Every good blog post uses images. I’ve seen (and even produced) some that include a new graphic every 100 words. You can rarely have too many photos. The key is to make sure your images are relevant, high quality, and original – if possible, avoid boring stock photos, don’t take pictures from Google without permission, and don’t use anything too abstract. Don’t use images just for the sake of using them, either. Preferably, they should provide examples and add value.
Notice the pictures that I used in this article; I created each one to give you an example of what I’m talking about, and hopefully, I accomplished my goal there.
15. Implement Excellent Meta Data
Metadata is important. Your meta title is arguably the most critical part of your blog post because it’s what people see in Google’s search, and it compels them to click (or not). Optimizing it isn’t optional. Your meta description should also be filled out and optimized, though Google isn’t using them all that often anymore.
Meta descriptions for your images (alt text and titles) are excellent for implementing and driving extra visitors from image search engines. They also assist screen readers and vision-impaired users in giving people an idea of what your images are.
16. Implement Schema Markup
Schema.org is code that highlights attributes of your site, your pages, or your content. It gives them a specific purpose and proper categorization for search engines. I wrote a pretty detailed guide on adding Schema markup to your site, with tips from some other experts over here. It’s worth a read-through, in my not biased opinion.
Schema markup can help some articles perform better in organic search, and for some topics (such as recipes), it’s not optional – you won’t be able to compete without them.
17. Monitor and Fix Search Console Errors and Manual Actions
The Google Search Console has replaced Google webmaster tools for years now, and it’s a critical tool for monitoring your site performance and any issues Google discovers. Look for indexing issues, errors with site rendering, or any manual actions they’ve taken against you.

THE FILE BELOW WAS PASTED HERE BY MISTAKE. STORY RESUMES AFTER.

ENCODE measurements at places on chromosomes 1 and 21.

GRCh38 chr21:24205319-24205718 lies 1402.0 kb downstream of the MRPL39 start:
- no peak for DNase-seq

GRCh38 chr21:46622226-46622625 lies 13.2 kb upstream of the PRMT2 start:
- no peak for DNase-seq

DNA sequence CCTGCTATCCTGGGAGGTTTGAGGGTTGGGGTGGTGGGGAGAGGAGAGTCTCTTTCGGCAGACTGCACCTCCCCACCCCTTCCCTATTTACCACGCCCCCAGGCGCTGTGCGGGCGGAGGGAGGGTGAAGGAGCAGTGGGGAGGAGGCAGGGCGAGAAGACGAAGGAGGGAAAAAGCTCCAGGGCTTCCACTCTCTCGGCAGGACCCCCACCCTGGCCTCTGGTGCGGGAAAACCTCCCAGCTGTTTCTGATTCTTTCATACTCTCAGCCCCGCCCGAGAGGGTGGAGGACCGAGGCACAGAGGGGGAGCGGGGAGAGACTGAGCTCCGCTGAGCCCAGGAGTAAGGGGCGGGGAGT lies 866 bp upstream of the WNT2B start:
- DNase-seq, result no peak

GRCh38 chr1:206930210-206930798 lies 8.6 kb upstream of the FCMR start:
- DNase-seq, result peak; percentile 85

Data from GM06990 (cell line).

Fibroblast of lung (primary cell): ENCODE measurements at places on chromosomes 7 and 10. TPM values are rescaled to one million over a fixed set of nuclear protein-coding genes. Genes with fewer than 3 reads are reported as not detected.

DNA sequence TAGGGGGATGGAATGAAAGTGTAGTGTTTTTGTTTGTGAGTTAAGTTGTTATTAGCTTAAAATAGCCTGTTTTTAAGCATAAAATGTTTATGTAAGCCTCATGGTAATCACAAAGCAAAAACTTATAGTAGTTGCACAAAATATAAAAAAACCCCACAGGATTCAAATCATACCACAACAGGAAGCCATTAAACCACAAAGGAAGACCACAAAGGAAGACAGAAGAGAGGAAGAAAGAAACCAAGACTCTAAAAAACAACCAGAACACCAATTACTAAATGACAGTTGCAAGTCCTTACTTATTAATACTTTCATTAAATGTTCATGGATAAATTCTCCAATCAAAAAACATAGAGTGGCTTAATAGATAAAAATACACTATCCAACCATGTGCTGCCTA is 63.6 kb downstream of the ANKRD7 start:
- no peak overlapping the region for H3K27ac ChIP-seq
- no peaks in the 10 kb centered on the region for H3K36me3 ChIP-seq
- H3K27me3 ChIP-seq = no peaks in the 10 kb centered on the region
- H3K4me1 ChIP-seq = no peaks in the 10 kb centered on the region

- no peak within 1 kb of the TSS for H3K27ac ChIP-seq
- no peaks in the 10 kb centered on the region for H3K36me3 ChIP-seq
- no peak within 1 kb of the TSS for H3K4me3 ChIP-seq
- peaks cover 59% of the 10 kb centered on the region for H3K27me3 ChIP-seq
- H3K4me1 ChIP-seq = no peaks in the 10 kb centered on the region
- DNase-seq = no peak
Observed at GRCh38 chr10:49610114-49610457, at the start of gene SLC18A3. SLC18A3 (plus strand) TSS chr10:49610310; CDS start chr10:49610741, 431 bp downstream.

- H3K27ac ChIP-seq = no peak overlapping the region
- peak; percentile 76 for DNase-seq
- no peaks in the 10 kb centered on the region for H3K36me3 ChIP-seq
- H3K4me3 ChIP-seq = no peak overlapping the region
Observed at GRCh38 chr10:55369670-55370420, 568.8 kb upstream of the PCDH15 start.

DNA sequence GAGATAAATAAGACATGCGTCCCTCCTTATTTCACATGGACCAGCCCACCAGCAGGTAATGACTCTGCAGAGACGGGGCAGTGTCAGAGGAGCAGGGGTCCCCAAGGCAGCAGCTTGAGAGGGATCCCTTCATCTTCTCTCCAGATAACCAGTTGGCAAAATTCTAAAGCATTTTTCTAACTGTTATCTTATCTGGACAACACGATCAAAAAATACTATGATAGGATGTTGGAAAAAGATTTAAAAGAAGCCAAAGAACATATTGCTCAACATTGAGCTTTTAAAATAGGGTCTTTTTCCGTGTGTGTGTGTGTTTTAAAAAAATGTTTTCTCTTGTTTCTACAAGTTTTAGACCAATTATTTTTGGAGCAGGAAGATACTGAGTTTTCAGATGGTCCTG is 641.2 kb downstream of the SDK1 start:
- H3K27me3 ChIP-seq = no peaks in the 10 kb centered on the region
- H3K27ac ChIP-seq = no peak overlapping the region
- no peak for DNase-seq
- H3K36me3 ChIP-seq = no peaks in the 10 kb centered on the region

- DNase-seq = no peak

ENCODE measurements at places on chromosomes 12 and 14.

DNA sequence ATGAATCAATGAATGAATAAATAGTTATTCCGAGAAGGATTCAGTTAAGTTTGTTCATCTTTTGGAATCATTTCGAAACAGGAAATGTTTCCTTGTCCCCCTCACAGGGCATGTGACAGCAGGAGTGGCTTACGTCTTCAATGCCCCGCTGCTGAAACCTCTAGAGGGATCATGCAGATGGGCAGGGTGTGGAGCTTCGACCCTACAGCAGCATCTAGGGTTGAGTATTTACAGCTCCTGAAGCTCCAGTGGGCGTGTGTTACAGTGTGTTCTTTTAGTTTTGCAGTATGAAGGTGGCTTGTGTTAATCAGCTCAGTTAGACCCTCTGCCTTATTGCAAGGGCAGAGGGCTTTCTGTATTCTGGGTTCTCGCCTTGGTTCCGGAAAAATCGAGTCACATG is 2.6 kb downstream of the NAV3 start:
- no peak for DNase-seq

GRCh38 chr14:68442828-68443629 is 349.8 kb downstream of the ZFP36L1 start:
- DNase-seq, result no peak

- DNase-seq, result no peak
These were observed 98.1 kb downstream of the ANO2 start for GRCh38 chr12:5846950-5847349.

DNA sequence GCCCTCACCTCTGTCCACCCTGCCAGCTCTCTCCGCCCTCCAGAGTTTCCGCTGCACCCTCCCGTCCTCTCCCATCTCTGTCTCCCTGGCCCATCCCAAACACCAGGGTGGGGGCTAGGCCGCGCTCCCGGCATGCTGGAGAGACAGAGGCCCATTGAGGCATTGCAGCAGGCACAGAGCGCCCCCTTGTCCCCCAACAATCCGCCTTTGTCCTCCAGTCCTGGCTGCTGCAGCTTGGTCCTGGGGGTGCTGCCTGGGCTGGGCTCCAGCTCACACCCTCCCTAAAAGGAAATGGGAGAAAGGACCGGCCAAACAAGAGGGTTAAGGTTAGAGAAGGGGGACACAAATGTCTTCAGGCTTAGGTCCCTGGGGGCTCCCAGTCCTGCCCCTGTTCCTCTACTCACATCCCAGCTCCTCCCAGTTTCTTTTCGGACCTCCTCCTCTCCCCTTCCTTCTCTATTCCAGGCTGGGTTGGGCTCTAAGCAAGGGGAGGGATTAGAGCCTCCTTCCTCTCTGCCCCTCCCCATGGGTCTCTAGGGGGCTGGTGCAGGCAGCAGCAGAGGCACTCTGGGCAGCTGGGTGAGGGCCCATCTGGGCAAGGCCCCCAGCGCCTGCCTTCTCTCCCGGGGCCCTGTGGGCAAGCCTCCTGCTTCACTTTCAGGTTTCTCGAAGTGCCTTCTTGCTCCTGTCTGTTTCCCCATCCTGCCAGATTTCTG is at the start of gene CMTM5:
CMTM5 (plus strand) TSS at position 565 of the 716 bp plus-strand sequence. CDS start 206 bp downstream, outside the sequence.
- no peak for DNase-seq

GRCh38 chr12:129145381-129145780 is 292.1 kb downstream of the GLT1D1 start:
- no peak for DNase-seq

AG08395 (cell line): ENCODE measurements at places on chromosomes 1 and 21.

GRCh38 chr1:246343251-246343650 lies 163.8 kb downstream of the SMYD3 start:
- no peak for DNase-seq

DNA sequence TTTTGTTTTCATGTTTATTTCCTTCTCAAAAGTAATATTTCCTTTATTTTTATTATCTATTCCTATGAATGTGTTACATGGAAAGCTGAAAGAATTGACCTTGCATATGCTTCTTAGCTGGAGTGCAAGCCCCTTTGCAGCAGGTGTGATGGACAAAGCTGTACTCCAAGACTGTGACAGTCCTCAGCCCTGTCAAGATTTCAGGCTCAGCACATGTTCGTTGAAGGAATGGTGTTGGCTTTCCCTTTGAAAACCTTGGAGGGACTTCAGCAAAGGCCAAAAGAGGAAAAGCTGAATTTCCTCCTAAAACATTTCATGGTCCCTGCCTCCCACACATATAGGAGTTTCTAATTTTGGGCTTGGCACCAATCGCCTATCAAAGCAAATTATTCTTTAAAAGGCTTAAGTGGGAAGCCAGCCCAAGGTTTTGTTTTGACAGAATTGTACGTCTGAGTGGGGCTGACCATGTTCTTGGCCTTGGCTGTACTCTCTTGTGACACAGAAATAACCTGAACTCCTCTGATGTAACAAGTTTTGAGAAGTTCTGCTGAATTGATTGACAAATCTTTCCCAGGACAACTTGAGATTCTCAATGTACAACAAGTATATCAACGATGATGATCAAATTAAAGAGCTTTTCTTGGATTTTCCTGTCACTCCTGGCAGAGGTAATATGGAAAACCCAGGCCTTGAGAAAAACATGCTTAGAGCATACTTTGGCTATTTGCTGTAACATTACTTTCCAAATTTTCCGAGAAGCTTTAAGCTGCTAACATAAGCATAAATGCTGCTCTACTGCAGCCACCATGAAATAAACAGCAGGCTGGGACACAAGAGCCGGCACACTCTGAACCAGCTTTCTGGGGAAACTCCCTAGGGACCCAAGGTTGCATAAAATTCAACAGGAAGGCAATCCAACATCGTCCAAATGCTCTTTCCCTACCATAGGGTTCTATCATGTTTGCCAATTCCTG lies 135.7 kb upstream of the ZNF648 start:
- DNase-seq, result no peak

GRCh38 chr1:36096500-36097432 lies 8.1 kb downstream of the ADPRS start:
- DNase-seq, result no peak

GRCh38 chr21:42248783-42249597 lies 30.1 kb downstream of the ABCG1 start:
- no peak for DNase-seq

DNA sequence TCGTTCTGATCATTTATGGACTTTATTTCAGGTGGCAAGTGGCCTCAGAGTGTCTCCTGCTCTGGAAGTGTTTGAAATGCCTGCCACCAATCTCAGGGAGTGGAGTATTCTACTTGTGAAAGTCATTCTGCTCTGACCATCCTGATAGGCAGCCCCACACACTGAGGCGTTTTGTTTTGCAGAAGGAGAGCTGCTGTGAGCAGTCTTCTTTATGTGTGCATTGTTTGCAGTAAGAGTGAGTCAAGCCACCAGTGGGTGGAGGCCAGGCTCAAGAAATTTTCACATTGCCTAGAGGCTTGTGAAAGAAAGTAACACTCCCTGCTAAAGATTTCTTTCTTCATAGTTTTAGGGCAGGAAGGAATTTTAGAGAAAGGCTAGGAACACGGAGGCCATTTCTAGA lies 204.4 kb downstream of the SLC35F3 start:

Every problem highlighted in the search console is something that you can improve, benefitting your site ranking and performance.
18. Perform Routine Content Audits Annually
I recommend performing a complete content audit once a year, with smaller pass-over audits every six months. You can also do monthly content health reviews if you desire, though that may be overkill depending on the amount of content you publish. A content audit helps you drop the dead weight from your site, so you’re only representing yourself with the highest and best-performing content you’ve produced.
You can look for pages that aren’t indexed, articles that have never had any traffic, and posts without any backlinks. An audit is also an excellent time to review outbound links in those articles, check for duplicate content, and look for other signs of engagement.
I believe that if your content isn’t helping you, it’s probably hurting you. Just make sure you check all of the things in the article linked above before you commit to deleting anything.
19. Deindex or Remove Thin System Pages
Many CMSs add pages to your site automatically. On WordPress, the biggest offenders are tag pages and attachment pages, both of which are native functionality. Unless you use these, be sure to deindex them. Otherwise, you’ll have hundreds of pages on your site that, to Google, look like thin and low-value content, and they can hold you back way more than you might expect.
Also, if you have a plugin that hides these, make sure to check that it’s functioning periodically. Sometimes these plugins (like Yoast) break, and suddenly your site dips because hundreds of attachment pages are now indexed when they shouldn’t be. You want the average quality of the content on your pages to be very high – pages with duplicate content or very few words will water down your content quality.
Internal links are essential for several reasons. Google likes them because they show that your content is interconnected. Users like them because they can read more about given subjects. I like them because I can showcase how much I’ve written about a subject and its tertiary topics. Analytics likes them because a click to an internal page is an event it can track, giving you more accurate user behavior information.
All in all, it’s worth emphasizing adding at the bare minimum 3-5 internal links per post. I usually aim for much more than that, but that’s also because I have written a fair bit of content already that I can reference. You can also use a related post plugin like the one at the end of this article, which is great for user experience, reduces your bounce rate, increases time on site, and helps search engines better understand your content.